You may be saying, "Well duh, Marsupialmancer," but this honestly didn't occur to me until I saw it here, which is part of the problem. I'm having trouble determining what consistencies are safe to mess with, in this case Large being Large was something that was safe and logical.

I still don't know what Wizards considers safe yet, so I am taking my cues from those whose day job this is at this point. I'm still not entirely comfortable messing with what I think are the established boundaries yet.

Tuesday, September 8, 2015

The Circle of Dust Druid Archetype

This archetype came to mind as I was brainstorming more 5th Edition Dark Sun stuff. At first I themed the archetype and its powers accordingly, but realized it could technically be used in any setting where widespread, catastrophic or near-catastrophic ruin is pervasive.

The archetype is intended to be a give-and-take healer role, supporting already potent druid curative magic with "healing battery" and damage redirection powers. Circle of Dust druids are also capable of assuming a unique form using their wild shape power and leeching off healing done in their presence, giving them synergy with allies capable of healing or in the presence of enemies that can cast healing spells.

Its downsides are it being somewhat "gamey" as far as 5th Edition archetypes go (it makes use of hit dice as a resource to be expended during non-rest situations) as well as potentially interrupting the actions of other players as the druid piggybacks off of events happening during play. It may also be horribly imbalanced, but without a proper playtest in lieu of napkin-math, I can only go with my gut feelings on the numbers.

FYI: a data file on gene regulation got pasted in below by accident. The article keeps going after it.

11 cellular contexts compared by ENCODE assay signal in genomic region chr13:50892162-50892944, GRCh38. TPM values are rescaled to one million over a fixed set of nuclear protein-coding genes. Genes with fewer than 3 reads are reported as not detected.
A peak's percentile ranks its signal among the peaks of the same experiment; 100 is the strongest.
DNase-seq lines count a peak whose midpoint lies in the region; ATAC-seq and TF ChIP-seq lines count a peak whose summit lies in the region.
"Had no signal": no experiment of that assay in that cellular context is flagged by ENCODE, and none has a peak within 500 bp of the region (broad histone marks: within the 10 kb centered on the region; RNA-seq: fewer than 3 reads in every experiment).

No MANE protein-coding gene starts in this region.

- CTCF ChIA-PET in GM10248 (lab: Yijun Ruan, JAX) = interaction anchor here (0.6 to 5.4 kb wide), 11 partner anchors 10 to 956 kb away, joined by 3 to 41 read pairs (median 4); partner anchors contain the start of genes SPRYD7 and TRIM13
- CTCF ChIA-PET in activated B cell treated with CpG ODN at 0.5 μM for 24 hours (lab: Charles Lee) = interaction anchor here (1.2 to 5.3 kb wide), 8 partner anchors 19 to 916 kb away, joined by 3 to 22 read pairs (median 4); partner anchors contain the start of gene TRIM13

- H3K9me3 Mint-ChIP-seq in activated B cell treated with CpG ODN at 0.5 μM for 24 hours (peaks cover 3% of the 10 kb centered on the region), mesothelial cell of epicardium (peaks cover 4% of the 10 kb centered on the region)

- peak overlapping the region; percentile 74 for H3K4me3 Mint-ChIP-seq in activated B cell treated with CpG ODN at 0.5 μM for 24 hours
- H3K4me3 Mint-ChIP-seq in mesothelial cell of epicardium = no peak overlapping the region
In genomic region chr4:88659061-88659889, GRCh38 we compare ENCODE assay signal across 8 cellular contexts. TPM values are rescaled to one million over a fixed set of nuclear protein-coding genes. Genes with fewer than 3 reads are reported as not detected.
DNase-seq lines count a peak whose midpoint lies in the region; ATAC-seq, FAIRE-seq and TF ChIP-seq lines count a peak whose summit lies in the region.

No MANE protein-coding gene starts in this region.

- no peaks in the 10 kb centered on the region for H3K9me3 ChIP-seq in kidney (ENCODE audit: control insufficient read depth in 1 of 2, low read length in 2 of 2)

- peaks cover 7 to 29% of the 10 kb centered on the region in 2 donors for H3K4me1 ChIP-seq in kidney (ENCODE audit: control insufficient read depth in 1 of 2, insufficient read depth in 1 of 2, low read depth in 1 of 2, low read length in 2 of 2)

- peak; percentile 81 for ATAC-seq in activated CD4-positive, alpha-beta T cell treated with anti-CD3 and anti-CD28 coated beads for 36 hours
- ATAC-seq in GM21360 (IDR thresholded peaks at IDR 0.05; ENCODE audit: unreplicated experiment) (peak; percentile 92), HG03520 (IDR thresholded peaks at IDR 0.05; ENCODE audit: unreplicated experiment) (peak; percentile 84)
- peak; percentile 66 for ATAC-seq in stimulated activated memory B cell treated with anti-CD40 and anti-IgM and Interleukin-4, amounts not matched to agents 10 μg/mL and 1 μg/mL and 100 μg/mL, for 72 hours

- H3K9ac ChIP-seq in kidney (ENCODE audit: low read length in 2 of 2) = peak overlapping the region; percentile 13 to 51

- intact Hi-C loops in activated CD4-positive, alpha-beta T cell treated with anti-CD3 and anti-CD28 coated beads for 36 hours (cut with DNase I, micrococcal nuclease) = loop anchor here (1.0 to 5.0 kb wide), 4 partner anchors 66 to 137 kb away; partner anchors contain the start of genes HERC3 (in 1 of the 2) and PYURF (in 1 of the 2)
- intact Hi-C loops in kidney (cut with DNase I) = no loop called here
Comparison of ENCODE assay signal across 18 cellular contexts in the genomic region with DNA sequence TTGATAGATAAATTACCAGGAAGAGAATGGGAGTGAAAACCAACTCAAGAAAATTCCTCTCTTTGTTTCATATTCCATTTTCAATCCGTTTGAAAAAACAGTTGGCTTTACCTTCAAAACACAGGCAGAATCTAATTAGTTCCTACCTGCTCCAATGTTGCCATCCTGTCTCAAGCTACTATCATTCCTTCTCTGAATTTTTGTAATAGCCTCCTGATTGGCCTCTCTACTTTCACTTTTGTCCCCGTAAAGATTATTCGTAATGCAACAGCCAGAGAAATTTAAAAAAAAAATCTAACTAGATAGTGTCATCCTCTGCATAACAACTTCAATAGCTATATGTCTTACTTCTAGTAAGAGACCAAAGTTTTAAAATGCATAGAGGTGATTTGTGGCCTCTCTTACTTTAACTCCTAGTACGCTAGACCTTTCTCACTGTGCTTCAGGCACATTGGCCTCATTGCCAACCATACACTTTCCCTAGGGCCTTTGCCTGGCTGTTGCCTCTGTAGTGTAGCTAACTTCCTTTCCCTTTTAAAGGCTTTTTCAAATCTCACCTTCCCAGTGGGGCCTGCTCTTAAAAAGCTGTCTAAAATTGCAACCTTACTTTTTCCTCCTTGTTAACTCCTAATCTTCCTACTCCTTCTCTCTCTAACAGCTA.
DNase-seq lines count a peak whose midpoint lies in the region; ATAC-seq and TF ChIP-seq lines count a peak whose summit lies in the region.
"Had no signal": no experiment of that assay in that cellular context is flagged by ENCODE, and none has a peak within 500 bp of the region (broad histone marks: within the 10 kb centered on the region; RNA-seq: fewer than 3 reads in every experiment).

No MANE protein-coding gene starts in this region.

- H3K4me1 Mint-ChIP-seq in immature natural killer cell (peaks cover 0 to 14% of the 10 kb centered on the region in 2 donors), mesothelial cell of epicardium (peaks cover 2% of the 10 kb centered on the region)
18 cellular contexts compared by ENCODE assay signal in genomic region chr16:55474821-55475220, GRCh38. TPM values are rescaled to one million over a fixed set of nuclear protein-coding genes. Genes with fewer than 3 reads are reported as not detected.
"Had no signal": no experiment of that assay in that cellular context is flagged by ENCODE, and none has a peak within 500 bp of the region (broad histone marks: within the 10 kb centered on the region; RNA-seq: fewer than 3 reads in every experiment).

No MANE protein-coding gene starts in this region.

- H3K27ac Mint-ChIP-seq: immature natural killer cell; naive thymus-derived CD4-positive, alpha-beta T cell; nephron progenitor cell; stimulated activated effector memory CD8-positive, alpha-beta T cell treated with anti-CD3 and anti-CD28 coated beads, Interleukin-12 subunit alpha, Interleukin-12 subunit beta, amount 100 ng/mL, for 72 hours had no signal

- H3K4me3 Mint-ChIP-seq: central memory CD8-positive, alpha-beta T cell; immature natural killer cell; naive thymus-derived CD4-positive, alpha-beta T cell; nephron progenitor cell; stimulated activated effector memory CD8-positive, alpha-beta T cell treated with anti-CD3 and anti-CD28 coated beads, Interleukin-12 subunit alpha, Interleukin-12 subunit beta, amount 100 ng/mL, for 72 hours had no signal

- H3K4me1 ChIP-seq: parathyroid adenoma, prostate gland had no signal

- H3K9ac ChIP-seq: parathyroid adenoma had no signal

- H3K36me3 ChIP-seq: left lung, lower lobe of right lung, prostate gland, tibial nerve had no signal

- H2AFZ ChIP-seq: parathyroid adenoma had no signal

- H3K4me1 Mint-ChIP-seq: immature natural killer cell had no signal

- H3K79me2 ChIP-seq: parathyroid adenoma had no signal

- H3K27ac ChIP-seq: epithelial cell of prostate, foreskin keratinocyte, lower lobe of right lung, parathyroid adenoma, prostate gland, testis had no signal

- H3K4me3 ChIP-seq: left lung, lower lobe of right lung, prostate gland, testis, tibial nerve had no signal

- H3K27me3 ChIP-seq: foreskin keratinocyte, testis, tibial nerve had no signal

The Circle of Dust

The Circle of Dust is an order of druids seen as something of an aberration by more traditional druids of the Circles of Land and the Moon. Some are sad, wandering prophets offering succor through sometimes frightening powers coaxed from a ravaged world. The worst of the lot are misbegotten, insane harbingers of apocalypse that preach doom and bring further ruin.

Entropic Exchange

Upon selecting this Circle at 2nd level, the druid gains the ability to siphon life force from healthy and hale allies in order to mend the wounds of others. Both targets must be willing to participate and be within 30 feet of the druid. The druid may act as the source if they so desire.

The source of the healing may donate hit dice up to a maximum of the level of the druid initiating the exchange. The dice are then rolled as though being used to recuperate during a short rest, and the total is given to the target of the exchange. The druid may use this power only thrice before requiring either a short or long rest.

A source that does not possess spendable hit dice (such as a monstrous ally) or one who no longer has hit dice to spend may instead elect to suffer 1d6 points of necrotic damage for each hit die they would have otherwise expended, with the damage total being used to fuel the healing on the target. Any excess is lost.

Theft of Life

Even if the druid of the Circle of Dust does not choose to cast healing magic of their own, their unique abilities allow them to "steal" life energy provided by such spells and use it for their own purposes. Beginning at 2nd level, the druid may use their reaction any time a spell or other magical power that restores lost hit points is used within 60 feet (either by an ally or an enemy). The druid may immediately expend a single hit die and roll it to recover from damage as though they had used it during a short rest.